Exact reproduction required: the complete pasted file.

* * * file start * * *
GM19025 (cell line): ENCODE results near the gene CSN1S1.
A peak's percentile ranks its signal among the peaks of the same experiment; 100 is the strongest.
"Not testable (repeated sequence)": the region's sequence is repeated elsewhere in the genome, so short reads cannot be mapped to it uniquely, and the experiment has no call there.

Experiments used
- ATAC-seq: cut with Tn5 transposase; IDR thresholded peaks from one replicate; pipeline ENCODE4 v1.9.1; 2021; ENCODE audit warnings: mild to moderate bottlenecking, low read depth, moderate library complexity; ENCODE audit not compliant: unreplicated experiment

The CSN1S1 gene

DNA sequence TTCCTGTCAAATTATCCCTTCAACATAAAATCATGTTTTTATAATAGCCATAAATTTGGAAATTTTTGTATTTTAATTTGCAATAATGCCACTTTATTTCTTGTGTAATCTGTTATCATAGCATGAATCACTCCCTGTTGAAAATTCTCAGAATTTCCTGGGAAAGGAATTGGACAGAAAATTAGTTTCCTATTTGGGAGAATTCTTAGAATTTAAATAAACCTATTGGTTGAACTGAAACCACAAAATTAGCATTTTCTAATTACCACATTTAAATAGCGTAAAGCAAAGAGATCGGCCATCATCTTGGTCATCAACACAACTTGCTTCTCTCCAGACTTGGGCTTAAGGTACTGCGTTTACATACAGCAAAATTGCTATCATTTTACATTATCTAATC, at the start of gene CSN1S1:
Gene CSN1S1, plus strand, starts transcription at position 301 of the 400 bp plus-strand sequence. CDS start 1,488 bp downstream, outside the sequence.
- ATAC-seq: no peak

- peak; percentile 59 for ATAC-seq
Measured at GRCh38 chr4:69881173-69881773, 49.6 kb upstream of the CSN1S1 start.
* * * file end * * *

GM19025 (cell line): ENCODE results near the gene CSN1S1.
A peak's percentile ranks its signal among the peaks of the same experiment; 100 is the strongest.
"Not testable (repeated sequence)": the region's sequence is repeated elsewhere in the genome, so short reads cannot be mapped to it uniquely, and the experiment has no call there.

Experiments used
- ATAC-seq: cut with Tn5 transposase; IDR thresholded peaks from one replicate; pipeline ENCODE4 v1.9.1; 2021; ENCODE audit warnings: mild to moderate bottlenecking, low read depth, moderate library complexity; ENCODE audit not compliant: unreplicated experiment

The CSN1S1 gene

DNA sequence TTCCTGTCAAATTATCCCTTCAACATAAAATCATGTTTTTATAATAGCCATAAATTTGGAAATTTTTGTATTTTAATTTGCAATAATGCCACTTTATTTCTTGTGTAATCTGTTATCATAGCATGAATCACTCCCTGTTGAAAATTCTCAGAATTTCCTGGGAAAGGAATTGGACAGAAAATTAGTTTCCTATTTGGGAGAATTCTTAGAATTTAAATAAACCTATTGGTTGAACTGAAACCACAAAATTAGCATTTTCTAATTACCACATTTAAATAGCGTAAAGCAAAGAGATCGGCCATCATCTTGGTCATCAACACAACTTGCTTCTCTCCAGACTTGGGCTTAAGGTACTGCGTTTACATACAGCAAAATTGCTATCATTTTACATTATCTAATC, at the start of gene CSN1S1:
Gene CSN1S1, plus strand, starts transcription at position 301 of the 400 bp plus-strand sequence. CDS start 1,488 bp downstream, outside the sequence.
- ATAC-seq: no peak

- peak; percentile 59 for ATAC-seq
Measured at GRCh38 chr4:69881173-69881773, 49.6 kb upstream of the CSN1S1 start.